You know, I actually agree that some of our school systems limit social mobility by failing to provide a quality education to poor and minority students. But I think the teachers unions and resistance to school choice are a big part of the problem. Somehow, I don't think that point of view is considered legitimate at TC. Isn't it shameful to heap scorn on teachers because they are "European American" and "middle class"? What if someone pointed out that most inner city teachers are African American and Hispanic? Is that legitimate criticism according to Teachers College?
Further, Columbia now maintains that "merit, social mobility, and individual responsibility" are mere "ideologies" used to justify discrimination. On the contrary, these are the steps on the ladder for those at the bottom. A kid who excels in school, no matter what his background, can expect to thrive in America. All too often it is the PC crowd who eschew high standards for kids from poor neighborhoods. It is they, not "the system," who constrict the life prospects for those kids.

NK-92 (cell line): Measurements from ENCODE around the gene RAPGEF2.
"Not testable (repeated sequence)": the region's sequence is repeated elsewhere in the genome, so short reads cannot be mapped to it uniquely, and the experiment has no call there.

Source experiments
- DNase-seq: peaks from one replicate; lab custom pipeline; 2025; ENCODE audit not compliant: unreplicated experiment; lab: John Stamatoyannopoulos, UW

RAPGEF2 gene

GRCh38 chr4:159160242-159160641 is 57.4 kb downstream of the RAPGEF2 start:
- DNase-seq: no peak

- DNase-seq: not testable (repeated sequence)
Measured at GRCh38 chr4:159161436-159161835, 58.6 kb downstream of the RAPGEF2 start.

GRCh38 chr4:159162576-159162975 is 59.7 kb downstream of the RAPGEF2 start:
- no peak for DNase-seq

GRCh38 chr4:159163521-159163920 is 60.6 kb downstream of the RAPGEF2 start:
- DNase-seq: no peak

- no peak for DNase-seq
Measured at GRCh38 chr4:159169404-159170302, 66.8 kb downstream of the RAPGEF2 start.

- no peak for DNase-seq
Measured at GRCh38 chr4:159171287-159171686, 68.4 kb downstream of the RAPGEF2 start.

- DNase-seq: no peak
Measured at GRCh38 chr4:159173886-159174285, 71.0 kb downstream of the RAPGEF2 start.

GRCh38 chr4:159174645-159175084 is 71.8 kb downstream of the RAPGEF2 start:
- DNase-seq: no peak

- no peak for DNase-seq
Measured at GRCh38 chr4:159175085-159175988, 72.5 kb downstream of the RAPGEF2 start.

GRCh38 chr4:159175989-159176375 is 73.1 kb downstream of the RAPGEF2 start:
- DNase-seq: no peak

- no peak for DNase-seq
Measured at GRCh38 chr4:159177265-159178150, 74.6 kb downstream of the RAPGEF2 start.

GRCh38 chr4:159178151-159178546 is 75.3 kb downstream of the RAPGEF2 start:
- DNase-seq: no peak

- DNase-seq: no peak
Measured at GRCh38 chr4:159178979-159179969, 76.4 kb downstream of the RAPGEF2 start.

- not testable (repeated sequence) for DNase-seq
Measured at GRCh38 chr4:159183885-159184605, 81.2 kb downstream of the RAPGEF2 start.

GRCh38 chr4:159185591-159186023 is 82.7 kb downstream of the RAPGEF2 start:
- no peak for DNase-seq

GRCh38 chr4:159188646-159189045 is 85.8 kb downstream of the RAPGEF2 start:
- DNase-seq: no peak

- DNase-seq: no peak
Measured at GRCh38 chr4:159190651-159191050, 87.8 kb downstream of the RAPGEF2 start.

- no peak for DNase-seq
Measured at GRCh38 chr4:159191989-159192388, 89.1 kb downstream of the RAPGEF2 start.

Students at TC, according to the Conceptual Framework, are required to endorse the view that "To change the system and make schools and societies more equitable, educators must recognize ways in which taken-for-granted notions regarding the legitimacy of the social order are flawed, see change agency as a moral imperative, and have skills to act as agents of change."
The president of Teachers College penned a platitudinous response to FIRE, arguing that they really, truly are committed to academic freedom, and that quotes had been taken out of context. I've read the context -- they weren't.
Elsewhere on the Columbia campus last week, a screaming mob of students rushed the stage and shouted down a speaker invited by the College Republicans (a representative of the Minutemen). Video of the melee is available on the Columbia Spectator website. Columbia's President Lee Bollinger has sent letters to some of the students involved suggesting they might have violated the university's rules and might have to meet with the senior vice provost.
And so the commitment to free inquiry slides downhill.